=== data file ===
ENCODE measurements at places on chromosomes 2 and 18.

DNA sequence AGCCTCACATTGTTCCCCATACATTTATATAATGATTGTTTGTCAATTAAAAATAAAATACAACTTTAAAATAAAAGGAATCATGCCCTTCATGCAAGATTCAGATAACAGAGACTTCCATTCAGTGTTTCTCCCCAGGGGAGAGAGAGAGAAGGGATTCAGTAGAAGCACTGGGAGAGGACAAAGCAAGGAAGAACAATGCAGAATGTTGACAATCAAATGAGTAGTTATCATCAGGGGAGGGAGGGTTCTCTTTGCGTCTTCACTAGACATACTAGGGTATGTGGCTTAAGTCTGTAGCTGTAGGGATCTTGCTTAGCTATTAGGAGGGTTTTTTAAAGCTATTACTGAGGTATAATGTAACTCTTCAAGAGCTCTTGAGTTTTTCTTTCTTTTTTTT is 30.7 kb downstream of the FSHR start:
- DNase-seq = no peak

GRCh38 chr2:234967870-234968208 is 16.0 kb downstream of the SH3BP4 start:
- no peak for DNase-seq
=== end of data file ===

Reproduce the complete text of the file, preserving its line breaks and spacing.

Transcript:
ENCODE measurements at places on chromosomes 2 and 18.

DNA sequence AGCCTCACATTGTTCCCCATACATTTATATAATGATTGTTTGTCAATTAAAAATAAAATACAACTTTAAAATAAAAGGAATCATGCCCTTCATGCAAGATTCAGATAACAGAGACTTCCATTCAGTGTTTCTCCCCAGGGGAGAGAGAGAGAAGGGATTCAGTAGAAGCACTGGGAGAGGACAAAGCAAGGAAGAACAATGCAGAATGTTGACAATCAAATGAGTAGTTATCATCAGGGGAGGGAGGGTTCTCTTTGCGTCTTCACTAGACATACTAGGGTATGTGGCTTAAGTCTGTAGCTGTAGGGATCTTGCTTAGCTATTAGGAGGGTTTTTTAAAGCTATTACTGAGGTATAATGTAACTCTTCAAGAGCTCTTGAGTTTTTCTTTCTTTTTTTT is 30.7 kb downstream of the FSHR start:
- DNase-seq = no peak

GRCh38 chr2:234967870-234968208 is 16.0 kb downstream of the SH3BP4 start:
- no peak for DNase-seq